CFP: Are We All Touching the Same Camel?

SPECIAL ISSUE OF PPMR:

PUBLIC ADMINISTRATION, PUBLIC POLICY AND NONPROFIT STUDIES RESEARCH: Are We All Touching the Same Camel?

EDITED BY JASMINE JOHNSON AND SANJAY PANDEY

Deadline-March 27 George Washington University Washington, D.C.

Are you researching the intersection between public administration and nonprofit studies or public policy and nonprofit studies ?

If so, please read the attached call and submit a paper to

gwpnpsymposium.com/

Papers submitted for the Special Issue will be presented at a symposium hosted by the Trachtenberg School of Public Policy and Public Administration at the George Washington University, June 7. GWU will pay for all travel.

If you are not able to make the symposium or have additional questions please e-mail Jasmine, jmcginnis@gwu.edu.

Communicating science more effectively

Here’s the new report from the National Academy of Science (free PDF download).

Science and technology are embedded in virtually every aspect of modern life. As a result, people face an increasing need to integrate information from science with their personal values and other considerations as they make important life decisions about medical care, the safety of foods, what to do about climate change, and many other issues. Communicating science effectively, however, is a complex task and an acquired skill. Moreover, the approaches to communicating science that will be most effective for specific audiences and circumstances are not obvious. Fortunately, there is an expanding science base from diverse disciplines that can support science communicators in making these determinations.

Communicating Science Effectively offers a research agenda for science communicators and researchers seeking to apply this research and fill gaps in knowledge about how to communicate effectively about science, focusing in particular on issues that are contentious in the public sphere. To inform this research agenda, this publication identifies important influences – psychological, economic, political, social, cultural, and media-related – on how science related to such issues is understood, perceived, and used.

Some news about editorships and editorial boards

Just a couple of news items:

Congrats to Paul Battaglio and Jeremy Hall for their impending editorship of PAR. Paul is an alum of UGA’s PhD program in public administration and policy and currently editor at ROPPA.

Also congrats to Marc Holzer and Stephanie Newbold as they take over the reins at ARPA.

In other news, I’m joining the editorial board at Policy & Society, and extending my term on the editorial board at Policy Studies Journal for another two years. In addition, we’ve reorganized some of the duties at the Journal of Public Policy; I’ll serve as the Field Editor for Policy Implementation and Public Administration.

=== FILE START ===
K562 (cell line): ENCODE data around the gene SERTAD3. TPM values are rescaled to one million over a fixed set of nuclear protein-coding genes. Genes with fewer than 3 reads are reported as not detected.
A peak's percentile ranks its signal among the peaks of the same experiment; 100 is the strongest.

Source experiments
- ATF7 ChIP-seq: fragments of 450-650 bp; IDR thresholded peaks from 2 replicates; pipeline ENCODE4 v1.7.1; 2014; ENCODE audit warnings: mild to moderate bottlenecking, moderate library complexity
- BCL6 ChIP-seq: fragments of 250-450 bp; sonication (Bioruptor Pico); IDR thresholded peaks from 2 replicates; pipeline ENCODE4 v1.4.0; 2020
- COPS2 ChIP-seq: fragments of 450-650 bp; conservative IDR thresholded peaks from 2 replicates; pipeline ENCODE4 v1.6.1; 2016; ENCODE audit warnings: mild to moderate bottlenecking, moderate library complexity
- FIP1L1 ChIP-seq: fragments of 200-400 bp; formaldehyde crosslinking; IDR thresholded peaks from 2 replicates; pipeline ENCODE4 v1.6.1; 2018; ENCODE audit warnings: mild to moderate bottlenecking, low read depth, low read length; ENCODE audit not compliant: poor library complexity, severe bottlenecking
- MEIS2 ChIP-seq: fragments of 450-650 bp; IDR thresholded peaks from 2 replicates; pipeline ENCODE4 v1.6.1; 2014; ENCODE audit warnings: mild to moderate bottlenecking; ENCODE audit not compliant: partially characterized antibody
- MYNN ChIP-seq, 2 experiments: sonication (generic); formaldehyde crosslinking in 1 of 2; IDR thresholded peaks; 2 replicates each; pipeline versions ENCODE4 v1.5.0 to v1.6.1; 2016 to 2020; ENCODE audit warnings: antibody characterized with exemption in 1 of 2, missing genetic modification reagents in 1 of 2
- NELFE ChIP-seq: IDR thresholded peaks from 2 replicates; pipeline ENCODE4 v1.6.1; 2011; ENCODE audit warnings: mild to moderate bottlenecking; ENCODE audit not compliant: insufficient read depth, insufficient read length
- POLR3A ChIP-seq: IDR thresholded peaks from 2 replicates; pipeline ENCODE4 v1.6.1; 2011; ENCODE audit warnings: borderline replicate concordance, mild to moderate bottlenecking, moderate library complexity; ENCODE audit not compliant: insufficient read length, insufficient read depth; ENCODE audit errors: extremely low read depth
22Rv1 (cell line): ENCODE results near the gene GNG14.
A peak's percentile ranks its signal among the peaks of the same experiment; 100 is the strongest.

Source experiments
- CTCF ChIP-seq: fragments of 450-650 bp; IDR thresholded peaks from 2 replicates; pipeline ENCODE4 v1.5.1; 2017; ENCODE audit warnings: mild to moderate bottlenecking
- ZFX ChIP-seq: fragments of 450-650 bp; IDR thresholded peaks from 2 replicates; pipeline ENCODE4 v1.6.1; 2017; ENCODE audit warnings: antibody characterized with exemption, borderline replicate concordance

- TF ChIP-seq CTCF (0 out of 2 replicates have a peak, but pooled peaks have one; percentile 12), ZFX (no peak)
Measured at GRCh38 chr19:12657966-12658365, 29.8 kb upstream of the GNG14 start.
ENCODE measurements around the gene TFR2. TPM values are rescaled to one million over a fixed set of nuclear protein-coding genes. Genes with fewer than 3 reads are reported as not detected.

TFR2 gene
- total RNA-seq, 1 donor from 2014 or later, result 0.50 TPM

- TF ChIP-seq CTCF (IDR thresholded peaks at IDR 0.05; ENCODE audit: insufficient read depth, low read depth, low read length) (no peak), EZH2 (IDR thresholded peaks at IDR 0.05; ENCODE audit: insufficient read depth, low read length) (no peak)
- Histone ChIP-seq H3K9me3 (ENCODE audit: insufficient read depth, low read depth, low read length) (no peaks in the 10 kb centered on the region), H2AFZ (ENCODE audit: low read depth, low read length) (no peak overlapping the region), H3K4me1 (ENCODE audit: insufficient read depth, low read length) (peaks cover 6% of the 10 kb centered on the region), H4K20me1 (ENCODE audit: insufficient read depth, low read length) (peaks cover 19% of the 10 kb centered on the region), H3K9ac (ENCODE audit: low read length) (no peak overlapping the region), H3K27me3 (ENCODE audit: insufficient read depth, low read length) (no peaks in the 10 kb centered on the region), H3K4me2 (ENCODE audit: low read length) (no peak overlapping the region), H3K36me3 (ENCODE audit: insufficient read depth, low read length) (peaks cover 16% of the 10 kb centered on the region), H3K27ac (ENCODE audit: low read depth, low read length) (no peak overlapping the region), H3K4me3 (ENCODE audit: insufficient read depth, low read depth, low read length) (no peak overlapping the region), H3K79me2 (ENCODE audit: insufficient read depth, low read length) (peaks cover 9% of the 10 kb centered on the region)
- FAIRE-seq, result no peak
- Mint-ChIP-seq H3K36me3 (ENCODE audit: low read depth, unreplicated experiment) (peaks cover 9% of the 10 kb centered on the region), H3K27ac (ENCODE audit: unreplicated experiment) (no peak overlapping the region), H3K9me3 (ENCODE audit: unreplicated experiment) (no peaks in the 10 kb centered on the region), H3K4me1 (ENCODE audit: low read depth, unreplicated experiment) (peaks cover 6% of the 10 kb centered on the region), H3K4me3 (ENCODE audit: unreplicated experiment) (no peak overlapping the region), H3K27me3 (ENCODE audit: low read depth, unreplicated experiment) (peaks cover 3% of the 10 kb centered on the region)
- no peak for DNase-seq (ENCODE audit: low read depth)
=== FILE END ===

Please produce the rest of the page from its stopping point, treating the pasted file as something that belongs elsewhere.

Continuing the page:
Do people stop publishing after tenure?

Books

In JELS, Albert Yoon answers this question using data from US law schools:

In academia, a subset of faculty has tenure, which allows its beneficiaries to retain their professorships without mandatory retirement and with only limited grounds for revocation. Proponents of tenure argue it protects intellectual freedom and encourages investment in human capital. Detractors contend it discourages effort and distorts the academic labor market. This article develops a framework for examining academic tenure in the context of U.S. law schools. We construct a unique data set of tenured U.S. law professors who began their careers between 1993 through 2002, and follow their employment and scholarship for the first 10 years of their career. Across all journal publications, tenured faculty publish more frequently, are cited with roughly the same frequency, and place in comparable caliber of journal. These productivity gains, however, largely disappear when excluding solicited publications. These results suggest that legal academics continue to produce after tenure, but channel more of their efforts toward less competitive outlets.

New PAR symposium on publicness and universities

Derrick Anderson of Arizona State University and I have written the introduction to a new PAR symposium on publicness and universities. It’s now out on Early View. Here’s our abstract:

This introduction to the symposium on the institutional design frontiers of publicness and university performance summarizes the range of diverse intellectual and practical perspectives converging on the idea that issues of design and publicness are important for thinking about the future of higher education. Collectively, the articles featured in this symposium demonstrate that the challenges facing higher education exhibit assorted social, economic, and political complexities. Public administration perspectives can play a key role in understanding and reshaping our higher education system into a more responsive social enterprise.

IPMJ news

Special notice to our most-downloaded paper published in 2014-15: “Common Method Bias in Public Management Studies” (Jakobsen & Jensen) Vol. 18 (1) 2015

And our most-downloaded paper during the past three years: “Understanding Strategic Planning and the Formulation and Implementation of Strategic Plans as a Way of Knowing: The Contributions of Actor-Network Theory” (Bryson, Crosby, & Bryson) Vol. 12 (2) 2009